Lisa’s initial point, and the one she ends on, seems to say my argument falls apart because I somehow don’t understand the difference between a commercial ACO and a Medicare ACO. I beg to differ. She states that CMS cannot be held responsible for a commercial non-governmental agreement between a private insurer and a group of health care providers.
I guess you do need to go to Harvard to decipher this stuff. Is the implication that the only ACO model the architect of the ACOs are responsible for is the initial Pioneer model? It makes no sense. To recap: CMS was instructed to create ACO’s. There are 2 programs to do this. The Pioneer model, and Medicare shared savings program (MSSP). As I understand it, the large regional ACO next to me is set up as part of the MSSP. Someone makes a payment to these ACOs when there are cost savings, right? By the end of her first paragraph, one almost has the impression that ACO’s are a renegade program that emerged from thin air between insurers and health care providers. Yes, a commercial insurer decides to make an agreement with an ACO and they set a $4 rate. I guess I am to assume if the govt/CMS did it directly it would be much more. And I do realize that ACO’s are for PCPs, and not designed for specialists. The only reason I think I have any ‘contract’ at all is because I have a PCP I work with. My point with regards to the ACO payment was that I have no clue where that $4 is going – but that compensation for care coordination at that level is inadequate, and would require quite the mix of healthy:sick to make that work. Is there another number you can give me so I can take an opinion on the matter – or should I just continue to trust our fearless leaders?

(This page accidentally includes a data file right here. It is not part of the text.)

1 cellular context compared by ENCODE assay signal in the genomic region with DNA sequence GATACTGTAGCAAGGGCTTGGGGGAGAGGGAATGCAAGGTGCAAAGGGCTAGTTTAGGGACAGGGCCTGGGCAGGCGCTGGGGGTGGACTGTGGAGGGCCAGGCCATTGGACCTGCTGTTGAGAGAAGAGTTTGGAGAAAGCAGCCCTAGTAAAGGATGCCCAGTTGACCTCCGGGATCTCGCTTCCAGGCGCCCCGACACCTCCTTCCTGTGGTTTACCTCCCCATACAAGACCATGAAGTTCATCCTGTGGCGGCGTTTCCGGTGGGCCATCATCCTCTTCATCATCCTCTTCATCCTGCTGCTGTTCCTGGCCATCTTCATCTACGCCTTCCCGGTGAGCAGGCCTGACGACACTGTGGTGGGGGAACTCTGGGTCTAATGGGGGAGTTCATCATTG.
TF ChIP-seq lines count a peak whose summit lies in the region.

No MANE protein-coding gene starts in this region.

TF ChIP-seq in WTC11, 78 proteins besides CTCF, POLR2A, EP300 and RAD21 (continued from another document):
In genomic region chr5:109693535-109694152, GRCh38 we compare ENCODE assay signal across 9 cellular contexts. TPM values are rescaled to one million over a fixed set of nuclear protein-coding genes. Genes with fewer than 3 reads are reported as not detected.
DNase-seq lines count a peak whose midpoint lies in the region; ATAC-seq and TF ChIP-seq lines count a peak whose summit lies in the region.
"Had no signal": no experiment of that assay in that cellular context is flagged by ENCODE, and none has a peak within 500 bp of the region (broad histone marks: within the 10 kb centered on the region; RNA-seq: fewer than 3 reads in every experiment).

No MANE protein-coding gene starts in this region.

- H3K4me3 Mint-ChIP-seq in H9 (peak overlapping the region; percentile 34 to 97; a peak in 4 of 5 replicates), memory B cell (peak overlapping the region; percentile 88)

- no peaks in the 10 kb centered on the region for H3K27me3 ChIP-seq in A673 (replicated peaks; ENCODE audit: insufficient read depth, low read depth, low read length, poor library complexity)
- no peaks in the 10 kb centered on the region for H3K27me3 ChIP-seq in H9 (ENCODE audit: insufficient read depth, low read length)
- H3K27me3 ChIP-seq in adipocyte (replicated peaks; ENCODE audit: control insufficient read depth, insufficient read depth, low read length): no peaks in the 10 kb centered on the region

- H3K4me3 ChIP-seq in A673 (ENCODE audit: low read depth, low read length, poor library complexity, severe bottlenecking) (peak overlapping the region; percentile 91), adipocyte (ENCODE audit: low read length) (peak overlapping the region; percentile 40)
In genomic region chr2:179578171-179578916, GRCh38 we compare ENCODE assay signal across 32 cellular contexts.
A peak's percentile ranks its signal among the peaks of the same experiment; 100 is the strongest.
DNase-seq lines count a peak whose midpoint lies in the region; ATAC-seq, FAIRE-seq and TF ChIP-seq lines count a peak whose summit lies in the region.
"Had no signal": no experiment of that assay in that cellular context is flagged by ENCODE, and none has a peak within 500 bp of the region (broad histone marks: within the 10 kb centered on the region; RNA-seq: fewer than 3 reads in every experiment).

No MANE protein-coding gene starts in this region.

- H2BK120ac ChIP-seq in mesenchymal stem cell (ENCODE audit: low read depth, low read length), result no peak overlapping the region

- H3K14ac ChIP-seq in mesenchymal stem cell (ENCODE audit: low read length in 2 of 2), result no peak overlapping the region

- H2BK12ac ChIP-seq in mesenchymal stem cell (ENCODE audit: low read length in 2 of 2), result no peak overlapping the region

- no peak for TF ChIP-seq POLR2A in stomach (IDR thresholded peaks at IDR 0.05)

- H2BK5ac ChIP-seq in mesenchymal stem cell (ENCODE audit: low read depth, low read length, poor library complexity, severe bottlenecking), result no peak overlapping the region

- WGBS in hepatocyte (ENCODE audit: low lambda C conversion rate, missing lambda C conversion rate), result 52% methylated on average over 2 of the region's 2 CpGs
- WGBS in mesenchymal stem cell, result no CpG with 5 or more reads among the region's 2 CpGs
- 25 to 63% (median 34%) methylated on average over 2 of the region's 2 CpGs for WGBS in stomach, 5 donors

Hillary Clinton is now the presumptive Democratic nominee and the odds-on favorite to be our next president.
For healthcare, that could be a very good thing, not just compared to a Trump (or Cruz) presidency but for the following reasons:
(1) Hillary knows and cares deeply about healthcare.
Even if you don’t support or like her, she’s been a tireless advocate for reform and coverage expansion for decades. She worked, for example, in the 1980s with the Children’s Defense Fund and other groups to enhance coverage for children.
As first lady, of course, Bill put her in charge, in 1991, of developing a health reform plan. Though the process had its flaws, she was steeped in the subject for over a year and learned it inside and out.
Famously, the legislation failed in 1993-94 due to staunch Republican opposition (and, yes, a bungled legislative strategy by the White House). A widespread impression still exists that Hillary slunk back from the issue after the Clinton reform failed. Not true. Continue reading…